No, Mr Dutton, you are not entitled to your own facts!

“We just need to call it for what it is. Of course it’s African gang violence.” And “people are scared to go out to restaurants of a night time because they are followed home by these gangs”.

Those are the words of Minister Peter Dutton from last week in a radio interview at Sydney radio station 2GB. Many other commentators (including many shock jocks) have jumped on Dutton’s bandwagon and condemned these groups as “Un-Australian” and “deserving of deportation”. So let us examine exactly what the situation is and why I am mortified by the words of the Minister and condemn his usage of those terms entirely.

Anyone who has been to Melbourne recently will confirm that there does not appear to be any diminution in the numbers of people going to restaurants and cafes. There are often waiting lists and queues at some of the establishments and that would put paid to the first claim from the Minister.

There are 54 countries in the continent of Africa. The Ministers statement is suggesting that his stereotype applies to all those countries. I am sure that there are white South Africans (just as much African as Black Zimbabweans, Eritreans or Sudanese) in Melbourne, who do not appreciate being considered a being that engenders fear among the denizens there. Clearly this perpetuation of a stereotype is completely unhelpful to the creation of harmony in society.

Later commentary around this subject has pointed to the Sudanese as one group in the crosshairs of the Minister’s target. Let’s look at the reality of that community. There are 19300+ Sudanese born people in Australia (2011 Census). Of those 6085 live in Victoria, 5629 live in NSW and around 2700 in each of WA and Queensland. Given that we are talking about Melbourne we can confine ourselves to being scared of around 6000 people. Take the number of elderly and infirm and children under the age of 16 we are left with a potential “scary” target group of around 2000 or so people. As a proportion of the Victorian population of just under 6 million, it is not a significant group. Further, as at a year and a half ago, there were 18,000 sworn police Officers in Victoria, to enforce the law. That gives us some idea of the significance of this issue.

No one is denying the fact that gang violence is unacceptable and is impacting on people from all walks of life. When a similar issue was being played out here in Perth relating to what the then Police Minister called “Asian Gangs”, my response and advocacy to the minister was to suggest that they establish “Gang Squads” in WA Police but not to “ethnicise” that squad. The addition of an ethnic tag to the squad and/or divisions was only going to entrench inappropriate stereotypes in the minds of the public who were informed about these issues by media that was not necessarily looking to establish or promote harmony.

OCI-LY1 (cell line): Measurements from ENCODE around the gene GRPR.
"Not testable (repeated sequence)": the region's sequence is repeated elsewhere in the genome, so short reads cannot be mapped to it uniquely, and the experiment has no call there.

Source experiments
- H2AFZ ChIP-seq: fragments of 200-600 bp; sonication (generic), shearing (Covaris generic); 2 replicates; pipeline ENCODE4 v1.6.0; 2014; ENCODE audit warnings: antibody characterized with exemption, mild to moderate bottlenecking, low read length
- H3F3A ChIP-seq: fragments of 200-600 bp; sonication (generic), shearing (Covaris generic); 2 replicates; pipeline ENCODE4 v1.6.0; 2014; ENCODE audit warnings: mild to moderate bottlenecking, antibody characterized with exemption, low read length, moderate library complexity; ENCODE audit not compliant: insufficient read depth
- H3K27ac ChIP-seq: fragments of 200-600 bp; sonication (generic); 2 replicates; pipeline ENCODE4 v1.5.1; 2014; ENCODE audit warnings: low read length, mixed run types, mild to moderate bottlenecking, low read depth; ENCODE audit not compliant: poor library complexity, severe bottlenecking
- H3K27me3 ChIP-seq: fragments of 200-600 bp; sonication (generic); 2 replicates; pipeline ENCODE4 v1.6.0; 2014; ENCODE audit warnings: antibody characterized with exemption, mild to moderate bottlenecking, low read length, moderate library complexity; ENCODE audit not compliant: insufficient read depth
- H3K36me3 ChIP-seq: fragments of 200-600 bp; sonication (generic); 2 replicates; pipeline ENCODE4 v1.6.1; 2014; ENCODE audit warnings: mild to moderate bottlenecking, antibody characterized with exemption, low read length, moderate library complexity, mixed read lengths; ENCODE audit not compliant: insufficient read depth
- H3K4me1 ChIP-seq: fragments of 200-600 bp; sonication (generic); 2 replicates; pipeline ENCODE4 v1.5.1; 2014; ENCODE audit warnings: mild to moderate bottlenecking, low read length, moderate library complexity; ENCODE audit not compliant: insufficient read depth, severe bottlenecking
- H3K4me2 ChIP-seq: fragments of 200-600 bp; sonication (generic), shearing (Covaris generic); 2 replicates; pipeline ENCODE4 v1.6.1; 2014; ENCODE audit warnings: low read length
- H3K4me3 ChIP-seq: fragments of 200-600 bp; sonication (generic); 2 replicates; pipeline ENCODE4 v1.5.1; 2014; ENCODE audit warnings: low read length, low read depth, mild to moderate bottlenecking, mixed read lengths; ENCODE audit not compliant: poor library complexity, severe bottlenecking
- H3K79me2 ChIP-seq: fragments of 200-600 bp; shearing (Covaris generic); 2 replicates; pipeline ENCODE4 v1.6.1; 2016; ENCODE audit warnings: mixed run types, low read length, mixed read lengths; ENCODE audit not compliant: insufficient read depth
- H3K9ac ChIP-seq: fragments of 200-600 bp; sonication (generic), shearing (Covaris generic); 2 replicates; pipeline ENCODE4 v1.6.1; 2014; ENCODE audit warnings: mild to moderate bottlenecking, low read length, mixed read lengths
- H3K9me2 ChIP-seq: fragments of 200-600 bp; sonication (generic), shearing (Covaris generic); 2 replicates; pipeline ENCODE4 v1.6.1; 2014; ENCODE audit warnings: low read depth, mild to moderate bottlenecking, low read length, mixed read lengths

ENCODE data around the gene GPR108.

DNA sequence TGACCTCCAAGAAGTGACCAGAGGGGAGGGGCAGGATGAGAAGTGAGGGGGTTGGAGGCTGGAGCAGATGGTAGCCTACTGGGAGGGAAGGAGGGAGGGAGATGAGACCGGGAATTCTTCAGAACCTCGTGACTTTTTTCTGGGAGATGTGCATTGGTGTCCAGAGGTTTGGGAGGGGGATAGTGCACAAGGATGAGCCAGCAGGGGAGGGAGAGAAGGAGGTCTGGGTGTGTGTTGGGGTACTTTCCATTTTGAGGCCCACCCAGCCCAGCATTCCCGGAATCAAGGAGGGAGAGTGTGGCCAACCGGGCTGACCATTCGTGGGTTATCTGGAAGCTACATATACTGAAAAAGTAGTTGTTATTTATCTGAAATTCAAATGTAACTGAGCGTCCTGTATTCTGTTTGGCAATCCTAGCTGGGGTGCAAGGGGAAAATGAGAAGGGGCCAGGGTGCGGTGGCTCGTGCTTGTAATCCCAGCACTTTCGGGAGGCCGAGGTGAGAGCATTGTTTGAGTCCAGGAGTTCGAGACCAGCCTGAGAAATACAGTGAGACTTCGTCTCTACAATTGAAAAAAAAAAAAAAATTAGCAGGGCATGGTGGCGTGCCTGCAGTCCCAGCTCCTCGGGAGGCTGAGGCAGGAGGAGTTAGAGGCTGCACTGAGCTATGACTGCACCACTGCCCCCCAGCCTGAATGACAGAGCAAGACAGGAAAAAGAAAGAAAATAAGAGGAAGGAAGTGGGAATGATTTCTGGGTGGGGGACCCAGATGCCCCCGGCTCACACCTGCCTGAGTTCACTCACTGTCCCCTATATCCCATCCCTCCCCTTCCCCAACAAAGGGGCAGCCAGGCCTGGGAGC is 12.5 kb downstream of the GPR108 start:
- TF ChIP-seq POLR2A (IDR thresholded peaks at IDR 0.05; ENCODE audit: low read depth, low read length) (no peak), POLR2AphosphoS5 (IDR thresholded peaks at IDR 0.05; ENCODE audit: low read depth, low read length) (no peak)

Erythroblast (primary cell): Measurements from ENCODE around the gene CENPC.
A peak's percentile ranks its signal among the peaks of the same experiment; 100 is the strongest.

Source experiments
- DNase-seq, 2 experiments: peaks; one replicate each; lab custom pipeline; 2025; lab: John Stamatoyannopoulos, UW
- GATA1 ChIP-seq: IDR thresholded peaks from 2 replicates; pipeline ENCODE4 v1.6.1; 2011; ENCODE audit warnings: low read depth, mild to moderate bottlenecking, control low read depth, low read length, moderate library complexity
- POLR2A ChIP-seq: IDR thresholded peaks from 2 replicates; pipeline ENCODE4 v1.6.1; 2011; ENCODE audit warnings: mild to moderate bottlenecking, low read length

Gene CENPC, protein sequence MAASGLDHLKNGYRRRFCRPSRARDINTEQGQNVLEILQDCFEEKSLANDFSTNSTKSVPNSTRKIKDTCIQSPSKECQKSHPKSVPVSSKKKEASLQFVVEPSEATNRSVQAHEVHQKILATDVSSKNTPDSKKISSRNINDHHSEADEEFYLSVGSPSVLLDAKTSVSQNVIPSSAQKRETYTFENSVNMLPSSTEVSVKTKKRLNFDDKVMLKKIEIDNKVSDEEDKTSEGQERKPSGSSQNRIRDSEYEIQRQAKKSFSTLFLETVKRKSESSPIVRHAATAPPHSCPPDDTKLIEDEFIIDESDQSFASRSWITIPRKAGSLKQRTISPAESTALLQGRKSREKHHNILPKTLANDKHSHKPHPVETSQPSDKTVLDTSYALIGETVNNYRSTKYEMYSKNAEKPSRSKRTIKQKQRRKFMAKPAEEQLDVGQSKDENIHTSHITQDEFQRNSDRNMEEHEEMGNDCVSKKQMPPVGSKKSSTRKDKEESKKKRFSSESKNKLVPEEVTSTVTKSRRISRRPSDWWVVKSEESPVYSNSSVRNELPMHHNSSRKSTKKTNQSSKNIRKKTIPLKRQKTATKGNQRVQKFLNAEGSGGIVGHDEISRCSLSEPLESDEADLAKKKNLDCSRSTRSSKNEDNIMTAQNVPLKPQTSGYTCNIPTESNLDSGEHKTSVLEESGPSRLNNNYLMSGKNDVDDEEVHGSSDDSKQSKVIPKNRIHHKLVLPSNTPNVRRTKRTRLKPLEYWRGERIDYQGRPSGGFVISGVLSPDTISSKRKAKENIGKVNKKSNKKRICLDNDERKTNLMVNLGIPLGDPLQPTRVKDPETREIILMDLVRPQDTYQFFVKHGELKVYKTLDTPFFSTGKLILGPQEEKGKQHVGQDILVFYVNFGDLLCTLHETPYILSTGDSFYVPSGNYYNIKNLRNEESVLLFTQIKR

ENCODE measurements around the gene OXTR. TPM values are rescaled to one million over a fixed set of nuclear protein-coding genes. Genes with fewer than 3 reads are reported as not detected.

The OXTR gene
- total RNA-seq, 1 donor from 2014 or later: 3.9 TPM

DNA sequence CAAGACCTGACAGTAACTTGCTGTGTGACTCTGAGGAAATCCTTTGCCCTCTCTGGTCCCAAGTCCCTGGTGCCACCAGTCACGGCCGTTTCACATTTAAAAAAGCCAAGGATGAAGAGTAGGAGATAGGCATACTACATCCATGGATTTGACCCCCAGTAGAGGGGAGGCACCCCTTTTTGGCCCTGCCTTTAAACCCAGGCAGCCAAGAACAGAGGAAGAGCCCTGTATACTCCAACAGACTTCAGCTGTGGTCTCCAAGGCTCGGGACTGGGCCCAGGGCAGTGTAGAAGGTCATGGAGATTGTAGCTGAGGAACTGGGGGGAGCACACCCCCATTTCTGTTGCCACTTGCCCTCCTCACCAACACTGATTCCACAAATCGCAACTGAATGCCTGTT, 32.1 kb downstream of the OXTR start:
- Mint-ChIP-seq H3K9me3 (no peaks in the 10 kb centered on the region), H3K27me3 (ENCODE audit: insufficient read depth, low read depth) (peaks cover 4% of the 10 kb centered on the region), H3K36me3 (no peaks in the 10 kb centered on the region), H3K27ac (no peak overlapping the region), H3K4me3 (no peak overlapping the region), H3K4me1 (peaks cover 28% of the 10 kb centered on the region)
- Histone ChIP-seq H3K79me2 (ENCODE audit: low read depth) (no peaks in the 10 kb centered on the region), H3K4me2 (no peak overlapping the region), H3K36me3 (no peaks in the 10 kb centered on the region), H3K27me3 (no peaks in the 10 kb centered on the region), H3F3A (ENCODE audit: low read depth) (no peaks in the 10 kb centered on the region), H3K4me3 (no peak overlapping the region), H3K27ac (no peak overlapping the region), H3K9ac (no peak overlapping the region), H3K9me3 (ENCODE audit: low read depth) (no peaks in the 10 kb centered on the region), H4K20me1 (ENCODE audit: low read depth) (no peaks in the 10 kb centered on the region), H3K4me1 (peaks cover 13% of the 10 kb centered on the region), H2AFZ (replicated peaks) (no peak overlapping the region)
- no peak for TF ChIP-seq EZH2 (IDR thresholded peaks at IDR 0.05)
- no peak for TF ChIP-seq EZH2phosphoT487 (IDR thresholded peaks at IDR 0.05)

To take the non-ethnicisation of crime further, I have worked with WA Police to drop the use of Ethnic descriptors in the public reports of crime. The pages of the West Australian, for example, will not use terms such as African, Aboriginal etc in describing the perpetrator of a crime unless that is clearly established and known to Police. One of the primary reasons that that policy has been implemented is precisely to ensure that stereotypes are not created or perpetuated.

This also goes to the issue that there is NOTHING about a person’s culture or ethnicity that predisposes them to commit a crime. It is the individual that undertakes a crime and this is for reasons that people with psychological qualifications can better assess.

Already one of the outcomes of Minister Dutton’s intemperate comments is the emboldening of the racist and anti-Immigration groups in our society. They have taken great delight in finding a Minister of the Crown who shares their position and view about groups in our society.

The sheer hypocrisy of the Minister’s commentary on this matter will be there for all to see during the week of March 21 when we celebrate Harmony Week. Certainly at this stage the Minister has done nothing to enhance harmony in our community.

 

  • Suresh Rajan is a former President of the Ethnic Communities Council Western Australia and is regularly called upon by governments and various institutional bastions to provide counsel to multicultural and anti-discrimination policy making.